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White Mold Of Soybeans And Foliar Fungicides

With the wet conditions that we’ve been experiencing and the possibility of cool, wet conditions during soybean flowering, now is the time to consider if a fungicide application should be made. The last time we saw widespread white mold across the north central region was 2009, which was brought on by record cool temperatures across the region in July.

Before making that fungicide application, there are a few things to consider. Has there been a history of white mold in the field in question? How susceptible is the variety that I planted? Do I have high plant populations or narrow rows? All of these things can influence the amount of disease that develops.

Be realistic about the control that will be achieved with foliar fungicides – complete control is unrealistic. In various university spray trials, white mold was reduced from 0 to 60 percent. Once disease symptoms are present in a crop, it is too late to save infected plants. If fungicides are to be used they should be applied at the beginning of flowering (R1) with a possible follow up application a week or two later. Research shows that fungicide applications at beginning of flowering provide a higher level of control than those made at beginning of pod development. As the disease cycle is dependent on infection through flower petals, it is essential to get fungicide on to protect flowers. This includes correct timing as well as good penetration of fungicide product deep into the foliage.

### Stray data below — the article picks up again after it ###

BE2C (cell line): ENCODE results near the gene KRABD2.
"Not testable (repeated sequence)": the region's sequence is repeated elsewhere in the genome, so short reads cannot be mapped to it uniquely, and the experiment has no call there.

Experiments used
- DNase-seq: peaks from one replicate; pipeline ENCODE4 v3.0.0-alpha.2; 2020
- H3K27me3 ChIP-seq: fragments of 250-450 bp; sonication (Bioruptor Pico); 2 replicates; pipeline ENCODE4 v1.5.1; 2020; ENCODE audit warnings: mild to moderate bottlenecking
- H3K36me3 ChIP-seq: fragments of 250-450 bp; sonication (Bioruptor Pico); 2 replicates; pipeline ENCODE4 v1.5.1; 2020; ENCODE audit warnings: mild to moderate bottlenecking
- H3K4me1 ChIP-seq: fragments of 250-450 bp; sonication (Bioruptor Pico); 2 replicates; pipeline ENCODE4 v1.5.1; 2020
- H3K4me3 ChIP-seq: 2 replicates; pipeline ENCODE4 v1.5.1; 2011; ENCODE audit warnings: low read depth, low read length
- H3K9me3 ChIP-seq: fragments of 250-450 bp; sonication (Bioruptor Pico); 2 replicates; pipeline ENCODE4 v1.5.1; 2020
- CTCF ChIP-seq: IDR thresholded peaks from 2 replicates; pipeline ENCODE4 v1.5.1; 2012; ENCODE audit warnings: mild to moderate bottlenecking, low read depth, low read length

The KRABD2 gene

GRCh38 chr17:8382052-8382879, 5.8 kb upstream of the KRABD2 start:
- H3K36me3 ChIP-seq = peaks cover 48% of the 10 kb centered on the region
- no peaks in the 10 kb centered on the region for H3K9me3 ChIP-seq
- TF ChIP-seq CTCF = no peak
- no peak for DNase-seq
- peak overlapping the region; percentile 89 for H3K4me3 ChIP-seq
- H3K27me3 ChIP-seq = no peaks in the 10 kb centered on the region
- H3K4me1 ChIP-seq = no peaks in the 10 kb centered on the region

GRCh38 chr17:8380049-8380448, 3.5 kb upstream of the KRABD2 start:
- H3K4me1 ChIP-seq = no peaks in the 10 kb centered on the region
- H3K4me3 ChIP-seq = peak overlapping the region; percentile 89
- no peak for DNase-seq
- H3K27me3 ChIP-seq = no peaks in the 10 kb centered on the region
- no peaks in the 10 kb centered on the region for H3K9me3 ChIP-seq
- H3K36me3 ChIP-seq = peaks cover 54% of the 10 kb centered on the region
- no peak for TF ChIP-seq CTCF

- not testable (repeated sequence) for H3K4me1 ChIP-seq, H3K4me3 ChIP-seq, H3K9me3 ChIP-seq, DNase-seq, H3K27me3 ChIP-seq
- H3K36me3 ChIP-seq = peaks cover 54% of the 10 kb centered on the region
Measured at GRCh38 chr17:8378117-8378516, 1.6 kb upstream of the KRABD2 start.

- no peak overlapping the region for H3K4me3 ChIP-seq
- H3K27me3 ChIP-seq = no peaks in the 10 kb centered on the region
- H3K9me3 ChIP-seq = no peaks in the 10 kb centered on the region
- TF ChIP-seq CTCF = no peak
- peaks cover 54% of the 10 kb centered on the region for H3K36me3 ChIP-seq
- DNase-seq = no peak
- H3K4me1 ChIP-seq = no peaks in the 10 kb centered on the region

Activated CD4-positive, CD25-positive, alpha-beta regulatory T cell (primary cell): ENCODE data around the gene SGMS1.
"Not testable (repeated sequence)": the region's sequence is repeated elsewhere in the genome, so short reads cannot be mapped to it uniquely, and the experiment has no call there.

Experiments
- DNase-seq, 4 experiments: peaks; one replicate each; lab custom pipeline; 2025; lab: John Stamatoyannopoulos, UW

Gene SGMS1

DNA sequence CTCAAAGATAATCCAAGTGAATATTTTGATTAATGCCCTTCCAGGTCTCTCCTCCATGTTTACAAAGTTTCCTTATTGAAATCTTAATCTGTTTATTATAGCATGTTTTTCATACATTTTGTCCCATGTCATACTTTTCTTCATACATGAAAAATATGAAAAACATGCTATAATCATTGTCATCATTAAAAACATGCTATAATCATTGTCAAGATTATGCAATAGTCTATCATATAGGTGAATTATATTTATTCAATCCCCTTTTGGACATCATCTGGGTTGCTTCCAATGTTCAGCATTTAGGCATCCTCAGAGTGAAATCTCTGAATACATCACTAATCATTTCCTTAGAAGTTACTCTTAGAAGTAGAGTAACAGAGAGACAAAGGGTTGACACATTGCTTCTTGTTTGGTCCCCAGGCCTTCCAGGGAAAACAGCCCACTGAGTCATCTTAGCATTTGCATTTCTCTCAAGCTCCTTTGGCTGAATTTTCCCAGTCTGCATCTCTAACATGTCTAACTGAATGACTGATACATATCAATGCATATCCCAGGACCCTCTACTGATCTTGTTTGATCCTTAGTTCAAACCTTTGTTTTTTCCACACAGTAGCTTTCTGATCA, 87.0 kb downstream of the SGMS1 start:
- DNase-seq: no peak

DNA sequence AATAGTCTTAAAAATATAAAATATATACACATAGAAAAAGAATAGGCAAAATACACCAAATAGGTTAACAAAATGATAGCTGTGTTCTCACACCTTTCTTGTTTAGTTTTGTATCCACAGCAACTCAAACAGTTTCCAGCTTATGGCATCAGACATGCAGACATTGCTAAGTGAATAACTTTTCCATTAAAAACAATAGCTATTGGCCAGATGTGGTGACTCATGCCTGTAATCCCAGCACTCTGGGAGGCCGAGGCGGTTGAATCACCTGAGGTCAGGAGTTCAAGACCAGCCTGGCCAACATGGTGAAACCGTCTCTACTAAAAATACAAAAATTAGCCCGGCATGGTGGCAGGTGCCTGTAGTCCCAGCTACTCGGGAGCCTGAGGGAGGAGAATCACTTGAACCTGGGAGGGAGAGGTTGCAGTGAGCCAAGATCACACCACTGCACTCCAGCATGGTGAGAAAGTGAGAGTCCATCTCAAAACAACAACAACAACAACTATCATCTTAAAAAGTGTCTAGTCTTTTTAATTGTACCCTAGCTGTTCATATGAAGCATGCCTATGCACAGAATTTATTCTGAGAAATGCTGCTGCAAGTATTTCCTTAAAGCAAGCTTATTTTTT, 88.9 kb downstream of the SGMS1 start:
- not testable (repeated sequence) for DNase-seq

The effect of thiophante methyl application timing on white mold disease incidence; adapted from Mueller et. al 2004

White mold figure

If the decision to spray is made, Michigan State University Extension advises keeping replicated non-sprayed check strips in the field to see how the fungicide application performed under your conditions. It is important to have replicated strips and to place them in areas that are representative of the field. This is important as low areas that hold moisture or where cool air pools will be at greater risk for developing disease than other areas of the field.

Source : msu.edu


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